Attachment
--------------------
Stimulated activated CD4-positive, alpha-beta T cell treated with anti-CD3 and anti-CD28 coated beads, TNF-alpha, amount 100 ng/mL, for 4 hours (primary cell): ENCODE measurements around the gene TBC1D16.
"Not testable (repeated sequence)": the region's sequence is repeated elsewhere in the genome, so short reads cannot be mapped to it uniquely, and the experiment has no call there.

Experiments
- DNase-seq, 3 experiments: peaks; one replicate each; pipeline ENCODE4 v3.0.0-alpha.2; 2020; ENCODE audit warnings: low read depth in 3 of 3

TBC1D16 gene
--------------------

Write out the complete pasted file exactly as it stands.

Stimulated activated CD4-positive, alpha-beta T cell treated with anti-CD3 and anti-CD28 coated beads, TNF-alpha, amount 100 ng/mL, for 4 hours (primary cell): ENCODE measurements around the gene TBC1D16.
"Not testable (repeated sequence)": the region's sequence is repeated elsewhere in the genome, so short reads cannot be mapped to it uniquely, and the experiment has no call there.

Experiments
- DNase-seq, 3 experiments: peaks; one replicate each; pipeline ENCODE4 v3.0.0-alpha.2; 2020; ENCODE audit warnings: low read depth in 3 of 3

TBC1D16 gene